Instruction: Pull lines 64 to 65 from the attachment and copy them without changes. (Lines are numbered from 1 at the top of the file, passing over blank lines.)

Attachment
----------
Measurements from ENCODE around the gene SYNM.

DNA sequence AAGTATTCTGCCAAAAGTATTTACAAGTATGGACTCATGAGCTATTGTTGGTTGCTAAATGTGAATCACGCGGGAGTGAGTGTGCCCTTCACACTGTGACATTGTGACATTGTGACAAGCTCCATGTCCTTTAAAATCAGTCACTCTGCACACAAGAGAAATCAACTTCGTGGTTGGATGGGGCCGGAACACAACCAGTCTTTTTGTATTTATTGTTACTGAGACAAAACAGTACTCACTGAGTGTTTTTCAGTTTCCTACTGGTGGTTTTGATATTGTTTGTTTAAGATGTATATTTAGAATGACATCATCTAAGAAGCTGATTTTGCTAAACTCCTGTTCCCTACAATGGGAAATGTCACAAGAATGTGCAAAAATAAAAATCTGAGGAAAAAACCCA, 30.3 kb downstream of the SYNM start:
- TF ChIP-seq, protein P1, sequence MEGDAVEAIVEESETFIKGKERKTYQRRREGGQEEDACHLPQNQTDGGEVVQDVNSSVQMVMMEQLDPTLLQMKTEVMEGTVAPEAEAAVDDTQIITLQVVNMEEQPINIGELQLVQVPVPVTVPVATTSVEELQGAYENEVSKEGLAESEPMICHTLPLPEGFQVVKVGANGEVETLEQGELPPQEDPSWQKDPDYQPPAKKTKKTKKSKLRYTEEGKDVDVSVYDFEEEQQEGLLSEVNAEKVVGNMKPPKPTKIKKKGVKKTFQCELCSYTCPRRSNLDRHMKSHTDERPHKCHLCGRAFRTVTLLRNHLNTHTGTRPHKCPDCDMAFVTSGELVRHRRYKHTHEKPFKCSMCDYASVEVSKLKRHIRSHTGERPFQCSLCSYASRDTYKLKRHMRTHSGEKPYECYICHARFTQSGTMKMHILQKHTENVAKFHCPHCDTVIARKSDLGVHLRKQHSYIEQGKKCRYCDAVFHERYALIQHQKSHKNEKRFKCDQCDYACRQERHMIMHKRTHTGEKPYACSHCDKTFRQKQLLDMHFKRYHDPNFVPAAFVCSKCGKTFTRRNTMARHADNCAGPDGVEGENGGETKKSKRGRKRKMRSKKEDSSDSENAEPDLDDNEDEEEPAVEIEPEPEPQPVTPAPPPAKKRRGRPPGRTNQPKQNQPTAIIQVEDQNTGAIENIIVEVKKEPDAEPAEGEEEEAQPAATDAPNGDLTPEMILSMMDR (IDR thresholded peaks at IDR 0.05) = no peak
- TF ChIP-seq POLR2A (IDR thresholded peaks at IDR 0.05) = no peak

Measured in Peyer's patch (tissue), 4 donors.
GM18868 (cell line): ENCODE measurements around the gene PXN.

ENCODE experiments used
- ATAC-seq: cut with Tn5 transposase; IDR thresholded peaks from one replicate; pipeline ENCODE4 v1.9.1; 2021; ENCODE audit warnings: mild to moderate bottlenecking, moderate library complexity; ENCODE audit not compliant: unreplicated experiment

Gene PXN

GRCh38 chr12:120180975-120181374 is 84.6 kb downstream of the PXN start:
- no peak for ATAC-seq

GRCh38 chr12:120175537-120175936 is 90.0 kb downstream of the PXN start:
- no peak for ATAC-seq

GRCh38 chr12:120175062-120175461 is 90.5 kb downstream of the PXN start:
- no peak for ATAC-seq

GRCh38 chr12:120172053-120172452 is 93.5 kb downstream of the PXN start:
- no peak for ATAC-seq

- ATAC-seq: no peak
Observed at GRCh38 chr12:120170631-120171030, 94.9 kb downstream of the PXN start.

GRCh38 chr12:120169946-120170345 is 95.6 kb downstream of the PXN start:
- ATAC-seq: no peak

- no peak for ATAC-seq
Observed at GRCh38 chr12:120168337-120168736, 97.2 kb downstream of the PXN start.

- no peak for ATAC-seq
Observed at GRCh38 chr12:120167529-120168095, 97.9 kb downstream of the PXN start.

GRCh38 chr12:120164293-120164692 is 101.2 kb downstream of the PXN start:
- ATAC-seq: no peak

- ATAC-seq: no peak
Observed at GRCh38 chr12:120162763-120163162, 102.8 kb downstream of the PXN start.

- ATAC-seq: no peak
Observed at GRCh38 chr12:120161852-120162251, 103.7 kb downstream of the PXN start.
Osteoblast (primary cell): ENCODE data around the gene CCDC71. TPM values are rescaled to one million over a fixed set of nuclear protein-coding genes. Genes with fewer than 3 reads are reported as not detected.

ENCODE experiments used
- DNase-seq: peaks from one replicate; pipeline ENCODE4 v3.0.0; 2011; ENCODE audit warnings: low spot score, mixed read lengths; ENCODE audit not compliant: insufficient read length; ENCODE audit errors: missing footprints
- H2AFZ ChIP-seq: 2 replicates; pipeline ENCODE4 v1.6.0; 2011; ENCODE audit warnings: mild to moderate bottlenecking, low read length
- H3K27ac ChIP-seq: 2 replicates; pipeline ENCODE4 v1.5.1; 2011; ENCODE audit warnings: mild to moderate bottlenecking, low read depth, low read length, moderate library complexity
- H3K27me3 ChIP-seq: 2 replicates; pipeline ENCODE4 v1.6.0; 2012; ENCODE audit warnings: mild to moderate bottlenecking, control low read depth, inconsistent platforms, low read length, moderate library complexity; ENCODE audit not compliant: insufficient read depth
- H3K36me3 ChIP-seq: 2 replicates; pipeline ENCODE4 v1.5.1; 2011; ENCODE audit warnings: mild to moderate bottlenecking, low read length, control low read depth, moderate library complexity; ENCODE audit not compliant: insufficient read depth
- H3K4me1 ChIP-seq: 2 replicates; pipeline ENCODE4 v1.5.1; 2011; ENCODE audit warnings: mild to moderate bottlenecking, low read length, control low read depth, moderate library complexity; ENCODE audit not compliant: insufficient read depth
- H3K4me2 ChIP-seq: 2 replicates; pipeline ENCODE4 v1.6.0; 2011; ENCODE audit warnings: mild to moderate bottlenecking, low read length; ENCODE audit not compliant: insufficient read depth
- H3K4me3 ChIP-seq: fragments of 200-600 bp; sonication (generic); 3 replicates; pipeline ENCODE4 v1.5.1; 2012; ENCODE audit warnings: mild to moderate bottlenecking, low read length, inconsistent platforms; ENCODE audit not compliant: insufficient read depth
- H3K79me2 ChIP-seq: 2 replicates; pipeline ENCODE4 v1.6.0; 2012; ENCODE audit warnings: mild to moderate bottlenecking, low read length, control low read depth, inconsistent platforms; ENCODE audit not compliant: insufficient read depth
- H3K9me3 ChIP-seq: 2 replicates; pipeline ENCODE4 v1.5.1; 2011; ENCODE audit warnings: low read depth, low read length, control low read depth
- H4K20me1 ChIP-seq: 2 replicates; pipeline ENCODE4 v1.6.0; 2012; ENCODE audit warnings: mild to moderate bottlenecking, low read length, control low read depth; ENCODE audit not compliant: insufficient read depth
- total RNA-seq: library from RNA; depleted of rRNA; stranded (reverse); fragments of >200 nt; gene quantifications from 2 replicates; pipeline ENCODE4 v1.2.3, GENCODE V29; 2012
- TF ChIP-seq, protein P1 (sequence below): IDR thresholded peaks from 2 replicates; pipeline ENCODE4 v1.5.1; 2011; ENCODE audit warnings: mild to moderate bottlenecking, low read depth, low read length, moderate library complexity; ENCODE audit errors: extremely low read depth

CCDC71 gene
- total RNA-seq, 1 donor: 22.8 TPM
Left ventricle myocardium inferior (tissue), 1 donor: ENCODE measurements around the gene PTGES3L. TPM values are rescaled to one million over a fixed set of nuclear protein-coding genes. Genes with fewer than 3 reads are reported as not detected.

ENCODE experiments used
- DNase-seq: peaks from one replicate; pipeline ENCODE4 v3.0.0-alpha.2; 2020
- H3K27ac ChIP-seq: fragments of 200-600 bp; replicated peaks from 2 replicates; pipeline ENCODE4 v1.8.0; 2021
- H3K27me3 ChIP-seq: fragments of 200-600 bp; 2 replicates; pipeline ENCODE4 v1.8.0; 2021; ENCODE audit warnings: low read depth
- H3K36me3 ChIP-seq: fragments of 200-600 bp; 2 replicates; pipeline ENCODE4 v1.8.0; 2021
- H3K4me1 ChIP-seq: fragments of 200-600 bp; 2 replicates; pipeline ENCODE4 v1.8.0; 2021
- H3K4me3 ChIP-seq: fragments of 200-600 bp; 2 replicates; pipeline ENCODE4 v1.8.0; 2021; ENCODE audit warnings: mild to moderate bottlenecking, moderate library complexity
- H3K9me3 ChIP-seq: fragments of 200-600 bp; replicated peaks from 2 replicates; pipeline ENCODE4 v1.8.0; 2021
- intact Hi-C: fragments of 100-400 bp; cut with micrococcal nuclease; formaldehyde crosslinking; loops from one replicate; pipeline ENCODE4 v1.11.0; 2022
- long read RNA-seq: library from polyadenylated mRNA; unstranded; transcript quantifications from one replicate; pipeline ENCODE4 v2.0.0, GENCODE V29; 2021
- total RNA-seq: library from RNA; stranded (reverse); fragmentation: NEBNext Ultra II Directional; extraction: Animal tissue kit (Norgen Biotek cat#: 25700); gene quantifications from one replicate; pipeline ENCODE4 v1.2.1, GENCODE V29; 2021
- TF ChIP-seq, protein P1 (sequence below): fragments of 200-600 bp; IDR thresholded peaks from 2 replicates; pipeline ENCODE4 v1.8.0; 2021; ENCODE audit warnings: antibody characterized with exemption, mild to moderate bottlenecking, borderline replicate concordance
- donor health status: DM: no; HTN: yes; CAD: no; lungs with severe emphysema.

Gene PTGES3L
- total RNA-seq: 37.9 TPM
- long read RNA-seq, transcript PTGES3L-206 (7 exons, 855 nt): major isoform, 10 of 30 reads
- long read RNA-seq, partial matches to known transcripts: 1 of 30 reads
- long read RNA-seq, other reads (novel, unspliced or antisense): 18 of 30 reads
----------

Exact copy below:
- total RNA-seq: 37.9 TPM
- long read RNA-seq, transcript PTGES3L-206 (7 exons, 855 nt): major isoform, 10 of 30 reads